The year 2011 marked a time of great change for family physicians and the way they run their practices. The Academy -- and its wholly-owned subsidiary TransforMED -- stood ready to assist family physicians as they worked to transform their practices into patient-centered medical homes; implement electronic health records, or EHRs; and adjust to all the payment, coding and regulatory changes that are part and parcel of a new way of doing business.
And for some family physicians, efforts put forth in 2011 paid off in increased revenues via incentive payments made available through federal programs such as the Physician Quality Reporting System, the Primary Care Incentive Program, the Medicare Electronic Prescribing Incentive Program, and the Medicare and Medicaid Electronic Health Record Incentive programs.
One item at the top of the Academy's list in 2011 was a review of the AMA/Specialty Society Relative Value Scale Update Committee, or RUC. Recognizing that family physicians need to be fairly paid to keep their practices financially viable, the AAFP went on record in June strongly urging changes in the RUC's structure and process.
The AAFP and many of its members have long argued that the RUC, which acts as an expert panel and makes recommendations to CMS on the relative values of CPT codes, undervalues the preventive care services and chronic disease management provided by primary care physicians.
In June, the AAFP asked the RUC to make a number of organizational changes, including a reconfiguration of the seats on the committee and implementation of voting transparency. The Academy wants a decision on these issues by March 1, so AAFP Board Chair Roland Goertz, M.D., M.B.A., of Waco, Texas, traveled to Chicago in September to address the RUC's administrative subcommittee regarding the changes. After the meeting, Goertz said, "Without telling the RUC exactly which path to take, I think we have made our case. Now it's up to them."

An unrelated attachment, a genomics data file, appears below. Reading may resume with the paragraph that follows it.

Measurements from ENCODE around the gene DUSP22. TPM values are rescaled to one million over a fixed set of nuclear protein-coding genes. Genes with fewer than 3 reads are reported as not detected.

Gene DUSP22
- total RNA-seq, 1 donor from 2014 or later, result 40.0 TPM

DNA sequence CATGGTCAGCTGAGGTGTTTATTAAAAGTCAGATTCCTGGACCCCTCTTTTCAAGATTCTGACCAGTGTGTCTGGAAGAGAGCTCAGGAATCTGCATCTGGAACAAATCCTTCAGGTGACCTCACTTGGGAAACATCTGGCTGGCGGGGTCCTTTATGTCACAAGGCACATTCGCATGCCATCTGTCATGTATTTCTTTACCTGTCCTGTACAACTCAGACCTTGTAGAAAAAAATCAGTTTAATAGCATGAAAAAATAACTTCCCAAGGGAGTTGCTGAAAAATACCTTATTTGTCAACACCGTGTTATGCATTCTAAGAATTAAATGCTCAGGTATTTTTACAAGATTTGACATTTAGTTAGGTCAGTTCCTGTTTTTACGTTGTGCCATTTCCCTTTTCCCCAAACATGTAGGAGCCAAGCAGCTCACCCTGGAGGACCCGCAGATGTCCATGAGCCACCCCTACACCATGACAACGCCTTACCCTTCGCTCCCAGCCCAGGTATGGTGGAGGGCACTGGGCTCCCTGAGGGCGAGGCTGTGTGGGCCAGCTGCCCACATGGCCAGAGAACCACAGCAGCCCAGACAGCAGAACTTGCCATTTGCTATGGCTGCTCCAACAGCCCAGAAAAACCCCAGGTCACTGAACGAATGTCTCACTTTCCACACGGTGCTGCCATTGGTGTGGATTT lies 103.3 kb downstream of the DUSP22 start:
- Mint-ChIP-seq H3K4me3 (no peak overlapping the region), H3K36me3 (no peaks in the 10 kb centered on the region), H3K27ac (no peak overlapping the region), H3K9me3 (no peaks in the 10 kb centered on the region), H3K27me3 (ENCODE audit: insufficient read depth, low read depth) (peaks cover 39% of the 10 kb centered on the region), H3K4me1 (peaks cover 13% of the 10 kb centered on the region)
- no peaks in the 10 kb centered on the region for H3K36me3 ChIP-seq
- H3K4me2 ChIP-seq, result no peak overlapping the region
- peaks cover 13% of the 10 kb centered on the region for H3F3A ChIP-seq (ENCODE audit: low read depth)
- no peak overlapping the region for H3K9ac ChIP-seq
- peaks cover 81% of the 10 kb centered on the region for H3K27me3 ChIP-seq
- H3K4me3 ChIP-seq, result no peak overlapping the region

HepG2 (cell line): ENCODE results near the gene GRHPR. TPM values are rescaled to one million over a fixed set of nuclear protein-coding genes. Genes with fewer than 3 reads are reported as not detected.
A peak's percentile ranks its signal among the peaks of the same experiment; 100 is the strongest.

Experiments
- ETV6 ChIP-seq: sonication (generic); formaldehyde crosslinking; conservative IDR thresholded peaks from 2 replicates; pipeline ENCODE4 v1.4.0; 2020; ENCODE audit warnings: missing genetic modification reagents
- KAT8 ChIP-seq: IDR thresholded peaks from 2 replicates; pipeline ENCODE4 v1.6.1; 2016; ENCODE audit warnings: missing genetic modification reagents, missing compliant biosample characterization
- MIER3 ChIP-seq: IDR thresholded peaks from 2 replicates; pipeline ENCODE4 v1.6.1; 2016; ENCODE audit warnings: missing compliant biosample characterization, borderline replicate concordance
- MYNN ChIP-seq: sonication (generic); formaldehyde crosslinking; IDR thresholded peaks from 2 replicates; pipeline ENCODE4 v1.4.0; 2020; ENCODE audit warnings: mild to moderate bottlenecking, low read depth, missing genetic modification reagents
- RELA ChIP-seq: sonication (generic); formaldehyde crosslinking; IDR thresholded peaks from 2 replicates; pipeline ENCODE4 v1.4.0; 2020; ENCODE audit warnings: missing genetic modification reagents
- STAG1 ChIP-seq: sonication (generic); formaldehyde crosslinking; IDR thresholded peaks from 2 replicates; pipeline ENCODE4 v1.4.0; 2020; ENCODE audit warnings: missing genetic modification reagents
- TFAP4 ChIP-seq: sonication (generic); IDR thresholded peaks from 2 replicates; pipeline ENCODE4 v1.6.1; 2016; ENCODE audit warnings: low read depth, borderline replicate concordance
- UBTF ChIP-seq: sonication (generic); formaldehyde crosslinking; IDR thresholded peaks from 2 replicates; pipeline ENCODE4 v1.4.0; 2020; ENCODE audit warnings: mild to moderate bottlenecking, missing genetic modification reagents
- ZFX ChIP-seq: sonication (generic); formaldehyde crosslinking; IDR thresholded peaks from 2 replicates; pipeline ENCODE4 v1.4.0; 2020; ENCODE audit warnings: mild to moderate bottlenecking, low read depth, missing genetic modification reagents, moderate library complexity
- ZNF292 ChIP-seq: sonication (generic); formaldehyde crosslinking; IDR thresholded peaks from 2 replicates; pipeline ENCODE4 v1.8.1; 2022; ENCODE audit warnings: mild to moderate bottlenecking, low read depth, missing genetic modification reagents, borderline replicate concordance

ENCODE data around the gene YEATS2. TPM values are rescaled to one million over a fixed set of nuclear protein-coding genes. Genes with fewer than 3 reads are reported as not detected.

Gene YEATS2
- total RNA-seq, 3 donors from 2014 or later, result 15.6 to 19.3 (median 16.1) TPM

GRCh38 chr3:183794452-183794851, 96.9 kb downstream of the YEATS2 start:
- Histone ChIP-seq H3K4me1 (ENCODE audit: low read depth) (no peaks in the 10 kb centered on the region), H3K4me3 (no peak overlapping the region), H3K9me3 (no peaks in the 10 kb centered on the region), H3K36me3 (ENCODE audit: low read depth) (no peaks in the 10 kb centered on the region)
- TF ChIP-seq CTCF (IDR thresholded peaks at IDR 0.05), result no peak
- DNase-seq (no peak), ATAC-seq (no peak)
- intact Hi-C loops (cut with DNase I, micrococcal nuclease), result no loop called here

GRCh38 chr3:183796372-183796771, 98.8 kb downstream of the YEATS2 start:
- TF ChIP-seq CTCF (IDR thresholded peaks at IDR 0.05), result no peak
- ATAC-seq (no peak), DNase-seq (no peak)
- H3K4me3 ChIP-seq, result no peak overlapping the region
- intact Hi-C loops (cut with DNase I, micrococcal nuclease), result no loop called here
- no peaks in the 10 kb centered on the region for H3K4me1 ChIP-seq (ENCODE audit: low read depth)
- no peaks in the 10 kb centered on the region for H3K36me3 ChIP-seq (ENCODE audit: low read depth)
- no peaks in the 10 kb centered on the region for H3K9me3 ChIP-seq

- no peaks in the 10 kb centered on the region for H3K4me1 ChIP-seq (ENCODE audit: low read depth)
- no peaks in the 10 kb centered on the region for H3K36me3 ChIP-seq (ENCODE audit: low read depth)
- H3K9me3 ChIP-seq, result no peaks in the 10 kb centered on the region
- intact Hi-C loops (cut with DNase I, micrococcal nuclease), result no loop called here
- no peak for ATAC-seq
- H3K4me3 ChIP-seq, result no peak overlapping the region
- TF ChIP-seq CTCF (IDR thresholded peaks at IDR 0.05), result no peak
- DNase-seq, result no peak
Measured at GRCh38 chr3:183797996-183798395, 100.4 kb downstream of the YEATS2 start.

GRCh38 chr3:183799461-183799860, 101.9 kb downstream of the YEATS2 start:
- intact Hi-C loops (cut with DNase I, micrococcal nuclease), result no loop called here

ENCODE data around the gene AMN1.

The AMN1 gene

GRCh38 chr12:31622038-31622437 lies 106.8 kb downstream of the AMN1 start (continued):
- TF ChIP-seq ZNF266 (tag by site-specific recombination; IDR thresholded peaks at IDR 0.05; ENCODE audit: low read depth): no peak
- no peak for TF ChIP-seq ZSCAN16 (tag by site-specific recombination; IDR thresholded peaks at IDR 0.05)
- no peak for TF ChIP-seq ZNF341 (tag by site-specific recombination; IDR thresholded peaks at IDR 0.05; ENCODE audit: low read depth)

In the meantime, the Academy worked on creating a task force that will review and make recommendations to the AAFP Board of Directors on an alternative methodology to value evaluation and management services provided by family physicians and other primary care physicians. The Primary Care Valuation Task Force, which met for the first time in late August, includes experts in health policy and research who represent employer and patient groups, as well as the medical community and health plans. Task force members were chosen from both within and outside the Academy.
In 2011, accountable care organizations, or ACOs, became rising stars in health care policy circles. In its simplest form, an ACO is a group of physicians and other health care professionals who have shared responsibility for the care of a group of patients and who simultaneously manage the quality and cost of that care.
The Academy worked diligently to ensure that family physicians understood the pros and the cons of affiliating with an ACO. The AAFP created a frequently asked questions document and partnered with TransforMED to co-host a free webinar on ACOs. In addition, the AAFP and six constituent chapters collaborated with a North Carolina-based law firm to produce a set of ACO resources for family physicians.
In October, HHS issued its final rule on Medicare ACOs, and the AAFP was pleased to see that the final version reflected a number of Academy recommendations. For example, the AAFP pushed for and got language that lets primary care physicians participate in multiple Medicare ACOs. The final rule also cut the number of individual quality measures that are used to determine whether an ACO qualifies for shared savings from 65 measures to 33 measures.
In November, the AAFP wrote a summary of the final rule that provides AAFP members with an overview of the segments of the lengthy rule that could affect them.
On a related topic, the Center for Medicare and Medicaid Innovation announced its new Comprehensive Primary Care Initiative in late September, and AAFP President Glen Stream, M.D., M.B.I., of Spokane, Wash., immediately issued a statement calling the program "an important breakthrough in reforming our health care policy."